We witnessed two major examples highlighting this over the past week. In a speech to the Orthodox Union, New York Senator Charles Schumer – who represents a strong Jewish constituency and continuously describes himself as the “shomer of Israel” [guardian of Israel] – gave notice that he intended backing Obama in his policy of abandoning the military option against Iran. What was remarkable was that despite referring to the failure of the American Jewish community during the Hitler era, which “ignored the [Nazi] threat or pushed it aside,” he stated that “some things should be said in the mishpoche [family]. … I have to do what’s right for the United States first of all, and Eretz Yisrael second.” In his charm offensive, Obama subtly adopted a similar approach.
It is quite extraordinary for a Jewish senator from New York to publicly revive the issue of Israel versus U.S. firsters and dual loyalties, which in the past was mainly employed by people hostile to Israel and antisemites. That his address was applauded by an Orthodox Jewish audience is also astonishing.
But the most shocking remarks about U.S.-Israel relations were made by longtime leader of the Anti-Defamation League, Abraham Foxman, in one of his last hurrahs at a forum on Israel’s future at the 92nd Street Y in New York. I must confess that I rubbed my eyes in disbelief as Foxman unleashed one of the most irresponsible outbursts against Israel, effectively blaming it for the deterioration in relations with the U.S. Employing primitive demagogy, he accused Israel of being blind to the world. He also blamed the Jewish state for failing to produce a peace plan and treating American Jews and the United States with contempt. He said that Israel displays no sensitivity in its dealings with the U.S., taking the support for granted, and that its support base is disintegrating because it’s not doing anything on the peace front.
Foxman was occasionally an outspoken critic of Obama in the past but his latest shameful remarks – when he called on Netanyahu to create a “peace plan” and be more attuned to the Obama administration’s demands – are inexplicable. The question is whether his successor, a former aide to Obama purportedly without a strong relationship with Israel, will be any better.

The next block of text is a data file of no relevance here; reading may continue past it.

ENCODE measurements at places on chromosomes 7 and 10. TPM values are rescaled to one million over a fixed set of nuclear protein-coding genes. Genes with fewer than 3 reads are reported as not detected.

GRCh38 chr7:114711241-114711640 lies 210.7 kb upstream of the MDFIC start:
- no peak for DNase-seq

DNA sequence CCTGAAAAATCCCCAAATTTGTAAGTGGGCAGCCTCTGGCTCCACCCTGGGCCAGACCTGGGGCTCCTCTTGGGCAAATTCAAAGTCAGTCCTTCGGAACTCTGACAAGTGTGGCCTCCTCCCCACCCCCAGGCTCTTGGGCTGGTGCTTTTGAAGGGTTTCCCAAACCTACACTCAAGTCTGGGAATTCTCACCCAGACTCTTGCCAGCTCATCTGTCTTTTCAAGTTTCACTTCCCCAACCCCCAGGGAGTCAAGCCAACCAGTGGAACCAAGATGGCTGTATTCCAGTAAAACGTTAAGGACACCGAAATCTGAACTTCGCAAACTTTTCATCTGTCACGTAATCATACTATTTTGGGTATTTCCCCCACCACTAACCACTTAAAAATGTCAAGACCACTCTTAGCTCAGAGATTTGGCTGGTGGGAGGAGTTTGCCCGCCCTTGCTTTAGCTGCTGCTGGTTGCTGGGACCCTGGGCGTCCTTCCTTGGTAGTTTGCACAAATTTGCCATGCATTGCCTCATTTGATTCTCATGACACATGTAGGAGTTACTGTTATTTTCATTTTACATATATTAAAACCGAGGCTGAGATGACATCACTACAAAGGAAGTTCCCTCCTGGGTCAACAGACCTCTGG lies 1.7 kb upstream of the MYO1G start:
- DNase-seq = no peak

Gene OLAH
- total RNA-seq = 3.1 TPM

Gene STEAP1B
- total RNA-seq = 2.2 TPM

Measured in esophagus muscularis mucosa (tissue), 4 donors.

The American Israel Public Affairs Committee (AIPAC) has been a great success story and has had a remarkably positive impact in promoting the case for Israel to Congress and the American people. As a rule, it avoids publicly adopting controversial or divisive positions. But these are unprecedented times and AIPAC should speak up with dignity and restraint, knowing that even if it antagonizes some of the more left-wing Democrats in Congress, the majority will respect the fact that it is taking up issues of vital Jewish concern that transcend politics in the mainstream committed Jewish community.
The executive vice president of the Conference of Presidents of Major American Jewish Organizations, Malcolm Hoenlein, has throughout his entire public career remained totally committed and devoted to serving the cause of Israel and the Jewish people. Regrettably, he has currently been constrained from making official public statements on behalf of the Presidents Conference because the organization only operates on the basis of consensus. In the light of recent events, however, it may well be time to review the entire structure of the organization. When total consensus cannot be achieved, at least enable it to speak out on behalf of the vast majority of committed Jews.
David Harris of the American Jewish Committee is also genuinely committed to Israel and has written some outstanding pieces presenting the case for Israel but regrettably he, too, is reluctant or constrained from publicly criticizing Obama.
All of this suggests that if, in the current environment, the various Jewish organizational bodies continue maintaining their policy of “shtadlanut” – silent court-Jew diplomacy – it is time for American Jews at the grass-roots level to become more assertive and make their presence felt.